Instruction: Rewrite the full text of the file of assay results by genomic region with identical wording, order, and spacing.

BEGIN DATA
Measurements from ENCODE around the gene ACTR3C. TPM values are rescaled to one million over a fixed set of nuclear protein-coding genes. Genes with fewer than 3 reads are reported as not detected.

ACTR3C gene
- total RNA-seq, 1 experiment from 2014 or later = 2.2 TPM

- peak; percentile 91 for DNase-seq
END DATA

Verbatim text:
Measurements from ENCODE around the gene ACTR3C. TPM values are rescaled to one million over a fixed set of nuclear protein-coding genes. Genes with fewer than 3 reads are reported as not detected.

ACTR3C gene
- total RNA-seq, 1 experiment from 2014 or later = 2.2 TPM

- peak; percentile 91 for DNase-seq